8. It is illegal to dance while wearing a ________ in New Mexico.
9. By the late 19th century, New Mexico was the premier ________-growing region in the nation, producing over a million gallons annually.
10. The Georgia O’Keeffe Museum was the first museum in the U.S. dedicated to a ________ artist.
11. Some of the earliest snowshoes were more than ________ feet long.
Play answers: 1. George W. Bush’s 2. cornmeal 3. George R.R. Martin 4. runners, or marathoners 5. capital 6. cows 7. Billy the Kid 8. sombrero 9. wine 10. female 11. seven
The Best “Little Biscuit”
Christmas is cookie season, and in New Mexico that means it’s time for biscochitos. Biscochito is the diminutive form of bizcocho, which loosely translates to “biscuit” in Spanish. Invented in New Mexico when it was still a Spanish colony, today these anise- and cinnamon-flavored treats are the official state cookie. Come December, you’ll find plates stacked high with the iconic cookies at every social gathering — and you’ll probably also hear people debating which family recipe is the best. Satiate your seasonal sweet tooth with the following version.
- 1 1/4 cups sugar
- 2 cups lard
- 2 tsp anise seed
- 1 tsp vanilla
- 6 cups flour
- 3 fresh eggs
- 1 tbsp baking powder
- 1/4 – 1/2 cup brandy (can be substituted with rum or orange juice)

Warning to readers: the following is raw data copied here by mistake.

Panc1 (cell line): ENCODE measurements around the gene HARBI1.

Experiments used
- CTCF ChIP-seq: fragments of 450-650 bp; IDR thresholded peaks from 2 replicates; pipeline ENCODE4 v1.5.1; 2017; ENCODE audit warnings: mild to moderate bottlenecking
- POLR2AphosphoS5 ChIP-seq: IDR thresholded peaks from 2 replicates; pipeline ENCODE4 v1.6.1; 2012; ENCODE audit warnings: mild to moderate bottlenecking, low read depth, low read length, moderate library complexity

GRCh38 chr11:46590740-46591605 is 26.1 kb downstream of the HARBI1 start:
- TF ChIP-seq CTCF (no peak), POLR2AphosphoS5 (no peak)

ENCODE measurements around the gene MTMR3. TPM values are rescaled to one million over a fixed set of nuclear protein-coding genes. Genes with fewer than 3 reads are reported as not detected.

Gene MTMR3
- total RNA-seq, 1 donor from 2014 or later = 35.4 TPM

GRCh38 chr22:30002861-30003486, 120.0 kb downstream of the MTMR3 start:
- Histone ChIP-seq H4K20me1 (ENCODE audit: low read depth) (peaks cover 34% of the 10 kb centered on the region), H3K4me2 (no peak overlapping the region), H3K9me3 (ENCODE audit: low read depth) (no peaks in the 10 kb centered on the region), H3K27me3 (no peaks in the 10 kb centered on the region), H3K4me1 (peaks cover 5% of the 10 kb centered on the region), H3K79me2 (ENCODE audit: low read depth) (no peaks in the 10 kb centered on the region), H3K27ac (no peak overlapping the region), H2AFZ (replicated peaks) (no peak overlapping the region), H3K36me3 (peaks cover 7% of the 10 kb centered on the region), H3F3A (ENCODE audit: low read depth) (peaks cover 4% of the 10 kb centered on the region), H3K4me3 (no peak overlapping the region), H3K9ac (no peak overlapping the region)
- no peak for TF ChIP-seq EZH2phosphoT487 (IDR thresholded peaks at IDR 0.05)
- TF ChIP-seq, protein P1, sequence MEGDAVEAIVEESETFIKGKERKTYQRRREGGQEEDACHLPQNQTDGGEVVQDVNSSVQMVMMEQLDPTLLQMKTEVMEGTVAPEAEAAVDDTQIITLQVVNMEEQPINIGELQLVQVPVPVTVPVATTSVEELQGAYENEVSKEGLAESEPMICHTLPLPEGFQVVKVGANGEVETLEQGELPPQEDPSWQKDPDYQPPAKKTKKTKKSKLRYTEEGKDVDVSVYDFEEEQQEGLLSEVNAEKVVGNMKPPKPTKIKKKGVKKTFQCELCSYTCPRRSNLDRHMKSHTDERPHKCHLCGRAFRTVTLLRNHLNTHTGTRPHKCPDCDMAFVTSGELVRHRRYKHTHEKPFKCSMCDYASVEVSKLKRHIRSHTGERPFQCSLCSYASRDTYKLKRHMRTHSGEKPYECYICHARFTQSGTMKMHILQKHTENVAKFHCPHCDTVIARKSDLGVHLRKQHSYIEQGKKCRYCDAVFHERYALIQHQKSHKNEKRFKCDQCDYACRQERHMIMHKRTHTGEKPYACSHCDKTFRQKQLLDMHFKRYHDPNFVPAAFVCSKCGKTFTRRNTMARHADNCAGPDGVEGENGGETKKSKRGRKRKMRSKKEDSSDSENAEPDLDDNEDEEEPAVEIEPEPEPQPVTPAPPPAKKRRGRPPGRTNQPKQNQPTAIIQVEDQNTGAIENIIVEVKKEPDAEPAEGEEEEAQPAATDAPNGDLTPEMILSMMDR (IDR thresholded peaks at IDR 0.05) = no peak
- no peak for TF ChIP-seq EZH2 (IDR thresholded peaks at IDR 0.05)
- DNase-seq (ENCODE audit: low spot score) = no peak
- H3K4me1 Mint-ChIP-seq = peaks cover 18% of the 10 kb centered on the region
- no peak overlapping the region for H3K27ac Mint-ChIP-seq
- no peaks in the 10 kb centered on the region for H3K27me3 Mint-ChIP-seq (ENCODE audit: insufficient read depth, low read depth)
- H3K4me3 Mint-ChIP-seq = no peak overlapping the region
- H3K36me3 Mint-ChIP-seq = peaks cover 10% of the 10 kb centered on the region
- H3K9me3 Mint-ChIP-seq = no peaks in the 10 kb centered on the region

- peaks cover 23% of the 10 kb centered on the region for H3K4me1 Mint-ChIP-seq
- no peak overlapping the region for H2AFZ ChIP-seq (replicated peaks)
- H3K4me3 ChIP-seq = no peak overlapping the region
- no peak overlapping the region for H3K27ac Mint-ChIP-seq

- 1/4 tsp salt cinnamon and extra sugar for dusting
Recipe courtesy of Saveur
- Simmer berries, sugar, and 3 cups water in a 4-qt. saucepan over medium heat.
- Cook until berries begin to break down, about 25 minutes. Strain syrup through a cheesecloth-lined sieve; discard berries or save for another use.
- Return syrup to pan; bring to a boil.
- Whisk cornstarch and ½ cup water in a bowl until combined, and whisk into syrup; cook, whisking constantly, until a thick pudding forms, 8–10 minutes.
- Transfer pudding to a bowl and cover with plastic wrap, pressing it directly on the surface of the pudding; chill 1 hour.
- Divide into serving dishes; garnish with whipped cream.
When the peaks turn white, many people’s minds turn to skiing and snowboarding. But there’s another winter sport that deserves some love. Snowshoeing provides a great workout and a wonderful way to see well-trod summer landscapes in a whole new light.
Santa Fe has a number of spectacular snowshoeing spots, and the Valles Caldera National Preserve is one of the best. The preserve sits atop an ancient supervolcano that erupted 1.25 million years ago, creating a 13-mile wide circular depression. Luckily, things have calmed down a bit since then. Today, visitors can rent snowshoes for $10–$15 and head out on groomed trails, where they might see eagle, deer, coyote, and elk. On the nights the preserve stays open late, you can wander on glittering snow as the stars twinkle above.